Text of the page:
8. CS. Cottus species (sculpins) occurrence coded on a scale from 0-4 (see section header). Species included into this column include C.cognatus, C. aleuticus and, rarely, Leptocottus armatus.
  9. Other fish. Some abbreviations not clear.

GOOGLE LAT. North latitude of the collection sites as listed on google maps. Also listed in decimal degrees rather than degree-minute-seconds. Google coordinates are more reliable than those measured on maps.

GOOGLE LONG. West longitude of the collection sites as listed on google maps. Also listed in decimal degrees rather than degree-minute-seconds. Google coordinates are more reliable than those measured on maps.

MAP. The USGS topographical map which contains the lake as well as a plot of the specific collection site. These maps are available in Bell’s lab.

RANGE: Approximate East/West location of the lake site on USGS topographical maps as defined by local grid system using a meridian based in Seward Alaska.

TOWNSHIP: Approximate North/South location of the lake site on USGS topographical maps as defined by local grid system using a reference point (0) of unclear location. All sample sites are North of the reference line.

SECTION: Precise location of the lake on USGS topographical maps. The range-township (RT) grid system is further divided into sections, with one RT unit containing a 6×6 grid of sections marked 1-36. Every section in which a significant amount of lake surface is located is listed in this column, separated by commas.

SURF KM: Lake surface area in square kilometers as calculated from scanned USGS topographical maps. Maps were scanned and area was digitally determined using image analysis software.

SURF HA: Lake surface area in hectares, derived from BC: SURF KM using the relationship 1 hectare (ha) = 0.1 sq. km.

EZD Pt: Estimate of euphotic zone depth using an equation given in Koenings lab manual. Uses a linear relationship between log-log transformation of EZD in meters and water color in pt. (These columns are marked red because they empirically do not seem correct and do not agree with each other.)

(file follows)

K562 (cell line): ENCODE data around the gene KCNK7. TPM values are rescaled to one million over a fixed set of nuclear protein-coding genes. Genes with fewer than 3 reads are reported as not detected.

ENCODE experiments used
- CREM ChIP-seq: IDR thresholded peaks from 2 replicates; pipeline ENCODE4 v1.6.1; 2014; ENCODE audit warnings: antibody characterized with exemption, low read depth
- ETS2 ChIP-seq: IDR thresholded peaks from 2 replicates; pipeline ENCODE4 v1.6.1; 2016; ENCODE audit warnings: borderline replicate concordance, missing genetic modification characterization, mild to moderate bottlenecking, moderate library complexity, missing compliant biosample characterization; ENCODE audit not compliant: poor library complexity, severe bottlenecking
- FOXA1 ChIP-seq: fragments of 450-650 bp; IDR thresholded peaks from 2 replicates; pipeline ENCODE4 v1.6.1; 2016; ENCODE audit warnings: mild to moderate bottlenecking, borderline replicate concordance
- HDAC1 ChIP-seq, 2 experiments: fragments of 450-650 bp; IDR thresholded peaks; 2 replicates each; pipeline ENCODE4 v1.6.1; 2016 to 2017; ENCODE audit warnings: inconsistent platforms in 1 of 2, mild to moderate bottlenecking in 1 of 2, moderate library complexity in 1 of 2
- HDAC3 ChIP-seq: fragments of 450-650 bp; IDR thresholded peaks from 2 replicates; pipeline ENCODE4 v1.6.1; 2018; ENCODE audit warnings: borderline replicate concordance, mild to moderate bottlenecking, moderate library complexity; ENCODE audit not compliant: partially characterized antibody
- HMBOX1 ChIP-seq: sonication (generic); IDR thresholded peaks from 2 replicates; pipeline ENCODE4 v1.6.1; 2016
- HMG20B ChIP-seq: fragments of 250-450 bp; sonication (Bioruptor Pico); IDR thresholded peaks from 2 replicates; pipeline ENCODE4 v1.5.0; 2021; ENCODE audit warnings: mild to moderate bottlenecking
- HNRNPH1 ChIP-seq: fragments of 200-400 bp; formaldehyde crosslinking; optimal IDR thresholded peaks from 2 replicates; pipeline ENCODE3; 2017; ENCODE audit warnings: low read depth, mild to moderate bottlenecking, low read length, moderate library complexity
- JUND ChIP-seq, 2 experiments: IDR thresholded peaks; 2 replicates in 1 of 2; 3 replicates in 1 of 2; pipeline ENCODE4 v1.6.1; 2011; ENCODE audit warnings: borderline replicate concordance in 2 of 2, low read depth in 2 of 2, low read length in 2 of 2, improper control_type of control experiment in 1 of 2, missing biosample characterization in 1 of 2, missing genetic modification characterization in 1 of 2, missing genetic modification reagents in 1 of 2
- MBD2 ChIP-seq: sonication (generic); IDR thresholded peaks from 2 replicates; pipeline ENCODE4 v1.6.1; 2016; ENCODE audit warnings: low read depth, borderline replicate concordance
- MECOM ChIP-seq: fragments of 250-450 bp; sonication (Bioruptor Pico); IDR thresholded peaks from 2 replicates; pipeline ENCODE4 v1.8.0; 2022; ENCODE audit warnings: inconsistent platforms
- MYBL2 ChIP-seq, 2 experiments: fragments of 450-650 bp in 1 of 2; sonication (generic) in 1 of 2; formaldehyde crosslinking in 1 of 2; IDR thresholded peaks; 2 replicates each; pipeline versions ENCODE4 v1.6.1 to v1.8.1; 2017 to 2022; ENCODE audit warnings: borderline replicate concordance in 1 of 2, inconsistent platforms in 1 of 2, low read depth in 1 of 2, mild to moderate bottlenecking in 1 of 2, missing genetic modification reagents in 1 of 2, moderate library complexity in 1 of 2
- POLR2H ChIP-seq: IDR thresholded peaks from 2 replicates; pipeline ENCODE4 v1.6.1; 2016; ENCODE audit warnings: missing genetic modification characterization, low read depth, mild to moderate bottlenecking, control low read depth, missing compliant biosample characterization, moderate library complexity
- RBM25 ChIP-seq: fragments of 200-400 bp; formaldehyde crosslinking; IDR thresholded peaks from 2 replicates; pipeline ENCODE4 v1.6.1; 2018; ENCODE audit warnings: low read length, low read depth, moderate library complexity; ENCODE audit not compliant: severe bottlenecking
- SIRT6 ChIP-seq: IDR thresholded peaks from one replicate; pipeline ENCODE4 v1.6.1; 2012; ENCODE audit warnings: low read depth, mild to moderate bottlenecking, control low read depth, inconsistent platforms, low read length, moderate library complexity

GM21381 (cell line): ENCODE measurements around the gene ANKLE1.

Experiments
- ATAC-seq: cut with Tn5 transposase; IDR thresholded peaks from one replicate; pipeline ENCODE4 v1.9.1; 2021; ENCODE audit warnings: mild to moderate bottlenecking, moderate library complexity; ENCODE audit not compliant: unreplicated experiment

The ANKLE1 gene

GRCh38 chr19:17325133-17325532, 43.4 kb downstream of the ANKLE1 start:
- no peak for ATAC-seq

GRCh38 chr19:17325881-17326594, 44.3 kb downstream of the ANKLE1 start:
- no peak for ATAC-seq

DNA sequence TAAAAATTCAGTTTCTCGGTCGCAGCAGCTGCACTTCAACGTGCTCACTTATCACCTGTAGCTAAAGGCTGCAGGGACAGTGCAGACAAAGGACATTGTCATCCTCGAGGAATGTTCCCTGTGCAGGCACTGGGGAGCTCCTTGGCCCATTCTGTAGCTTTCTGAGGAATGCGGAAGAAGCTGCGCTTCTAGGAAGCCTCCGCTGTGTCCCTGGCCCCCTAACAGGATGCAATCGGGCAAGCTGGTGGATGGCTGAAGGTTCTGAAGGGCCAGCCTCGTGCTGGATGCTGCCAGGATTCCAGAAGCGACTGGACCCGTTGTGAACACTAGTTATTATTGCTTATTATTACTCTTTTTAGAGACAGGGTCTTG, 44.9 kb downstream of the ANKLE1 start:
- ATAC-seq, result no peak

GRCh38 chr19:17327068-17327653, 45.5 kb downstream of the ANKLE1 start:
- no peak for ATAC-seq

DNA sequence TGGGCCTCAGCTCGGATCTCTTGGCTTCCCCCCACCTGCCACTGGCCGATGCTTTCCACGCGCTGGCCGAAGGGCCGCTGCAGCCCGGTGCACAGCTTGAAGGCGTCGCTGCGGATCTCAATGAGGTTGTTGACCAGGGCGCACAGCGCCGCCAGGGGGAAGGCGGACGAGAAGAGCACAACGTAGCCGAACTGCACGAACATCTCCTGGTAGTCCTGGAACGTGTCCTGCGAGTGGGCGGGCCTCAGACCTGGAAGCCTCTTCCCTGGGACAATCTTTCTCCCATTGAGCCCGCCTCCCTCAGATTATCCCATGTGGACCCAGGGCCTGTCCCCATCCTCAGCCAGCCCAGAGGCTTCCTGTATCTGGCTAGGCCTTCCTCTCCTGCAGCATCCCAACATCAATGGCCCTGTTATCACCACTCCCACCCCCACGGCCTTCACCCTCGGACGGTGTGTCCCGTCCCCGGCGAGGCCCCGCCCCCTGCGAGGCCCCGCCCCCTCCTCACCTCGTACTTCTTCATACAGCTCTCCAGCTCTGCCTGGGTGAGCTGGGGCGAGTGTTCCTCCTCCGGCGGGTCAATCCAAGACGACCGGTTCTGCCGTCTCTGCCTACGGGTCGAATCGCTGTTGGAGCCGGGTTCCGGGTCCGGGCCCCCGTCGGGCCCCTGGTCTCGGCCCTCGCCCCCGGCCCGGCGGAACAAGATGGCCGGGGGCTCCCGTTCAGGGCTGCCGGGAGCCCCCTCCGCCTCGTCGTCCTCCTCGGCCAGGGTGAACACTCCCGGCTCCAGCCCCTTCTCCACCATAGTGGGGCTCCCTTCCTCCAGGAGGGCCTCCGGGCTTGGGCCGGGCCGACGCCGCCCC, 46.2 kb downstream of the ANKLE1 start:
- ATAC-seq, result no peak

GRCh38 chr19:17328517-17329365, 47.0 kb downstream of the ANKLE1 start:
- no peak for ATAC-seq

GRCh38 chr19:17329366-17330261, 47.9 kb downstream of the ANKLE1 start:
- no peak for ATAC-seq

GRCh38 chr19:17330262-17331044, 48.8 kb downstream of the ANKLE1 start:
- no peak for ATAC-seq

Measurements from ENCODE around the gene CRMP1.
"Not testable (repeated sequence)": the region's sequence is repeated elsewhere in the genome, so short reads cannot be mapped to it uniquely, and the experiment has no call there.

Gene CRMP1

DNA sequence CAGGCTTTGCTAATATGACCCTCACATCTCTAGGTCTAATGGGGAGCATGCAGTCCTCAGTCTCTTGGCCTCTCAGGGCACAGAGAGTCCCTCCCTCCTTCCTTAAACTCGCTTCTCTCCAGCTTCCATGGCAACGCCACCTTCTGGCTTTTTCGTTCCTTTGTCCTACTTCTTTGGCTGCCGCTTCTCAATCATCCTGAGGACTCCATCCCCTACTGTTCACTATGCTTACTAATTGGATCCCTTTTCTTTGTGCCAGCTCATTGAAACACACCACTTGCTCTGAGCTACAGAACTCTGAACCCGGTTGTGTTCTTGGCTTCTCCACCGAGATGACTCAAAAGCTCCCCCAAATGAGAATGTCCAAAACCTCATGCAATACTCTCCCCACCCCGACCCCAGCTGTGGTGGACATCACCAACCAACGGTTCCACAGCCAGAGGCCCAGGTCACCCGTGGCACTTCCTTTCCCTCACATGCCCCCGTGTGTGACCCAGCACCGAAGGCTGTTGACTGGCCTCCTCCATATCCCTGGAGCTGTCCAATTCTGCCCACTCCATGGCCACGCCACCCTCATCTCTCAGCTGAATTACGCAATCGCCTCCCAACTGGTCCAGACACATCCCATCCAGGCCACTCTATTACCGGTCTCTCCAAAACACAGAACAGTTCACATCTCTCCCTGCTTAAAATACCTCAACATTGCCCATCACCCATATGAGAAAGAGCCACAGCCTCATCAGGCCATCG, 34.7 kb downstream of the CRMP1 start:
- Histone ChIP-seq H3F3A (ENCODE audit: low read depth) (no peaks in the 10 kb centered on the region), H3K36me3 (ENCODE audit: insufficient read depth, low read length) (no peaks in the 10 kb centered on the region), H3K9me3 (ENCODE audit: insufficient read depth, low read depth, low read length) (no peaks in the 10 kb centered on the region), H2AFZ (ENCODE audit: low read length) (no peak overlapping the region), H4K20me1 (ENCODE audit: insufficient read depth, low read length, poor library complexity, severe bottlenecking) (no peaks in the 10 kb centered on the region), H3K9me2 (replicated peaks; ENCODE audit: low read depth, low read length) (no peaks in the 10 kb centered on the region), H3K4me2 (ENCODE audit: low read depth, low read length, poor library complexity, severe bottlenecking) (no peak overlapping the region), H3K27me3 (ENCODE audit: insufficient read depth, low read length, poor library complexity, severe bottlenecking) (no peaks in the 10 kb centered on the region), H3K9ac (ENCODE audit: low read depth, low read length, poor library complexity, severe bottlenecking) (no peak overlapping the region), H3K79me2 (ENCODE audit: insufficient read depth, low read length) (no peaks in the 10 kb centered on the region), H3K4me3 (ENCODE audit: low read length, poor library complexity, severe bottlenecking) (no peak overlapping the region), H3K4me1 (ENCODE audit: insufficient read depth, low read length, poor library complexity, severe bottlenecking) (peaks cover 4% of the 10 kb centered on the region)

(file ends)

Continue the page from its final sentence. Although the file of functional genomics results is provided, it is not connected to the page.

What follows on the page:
EZD Ntu: Estimate of euphotic zone depth using an equation given in Koenings lab manual. Uses a linear relationship between log-log transformation of EZD in meters and turbidity in NTU. (These columns are marked red because they empirically do not seem correct and do not agree with each other.)

Dilution Factor: Multiplier which describes the overall dilution of the original sample before the 1ml subsample was drawn. Used to calculate density estimate. Low dilution samples were had low densities of plankton to begin with, and higher dilution factors are for samples with higher densities of plankton.

Tow Length: The vertical length in meters that was sampled by the plankton net. Used to calculate density estimate

Plankton Density Estimates:

The water and zooplankton samples were made from a canoe or inflatable boat close to the middle of small lakes. We measured the depth of the water below the boat using a rope marked at 1 m intervals. A 20 cm diameter plankton net with a mesh size of 153 µm was lowered to 1 m less than the depth and pulled up as rapidly as possible. A 5 L water sample was made at 1 m depth using a van doorn sampler. The water sample was immediately placed in an ice chest with frozen gel packs, and the zooplankton sample was washed out of the net by dipping it repeatedly into the lake to wash plankton down its interior walls into the bucket.

The water sample was refrigerated in the dark for up to 48 hours at about 4o C before transported in ice chests. It was filtered before processing to remove particulate material and frozen for later chemical and optical analysis. Methods to analyze water chemistry, suspended particles, and chlorophyll were executed following protocols in Koenings et al. (1987).

The bucket from the plankton net was emptied into a 125 ml bottle and 100% neutralized formalin (37% formaldehyde) was added to make 10% (v/v) formalin/sample solution. The procedure for handling and diluting samples, as well as identifying individual species is given in Koenings et al. (1987). All plankton caught in the net was washed into a 125 ml poly-bottle. A 1 ml subsample was taken from this sample and diluted to a known volume (i.e., the dilution factor) from which individual plankton counts were taken. Species were identified according to Koenings (1987). Zooplankton counts were originally reported as 1 milliliter subsample on paper data sheets prepared by the ADF&G Limnology Laboratory within several months after sample collection. Plankton length data were also recorded but is not included in this database. However, the raw counts and length data are available in scanned PDF files. Columns marked Other species or Other eggs refer to uncommon or unidentifiable individuals isolated during counts. Qualitative descriptions of these others are also available in the PDF.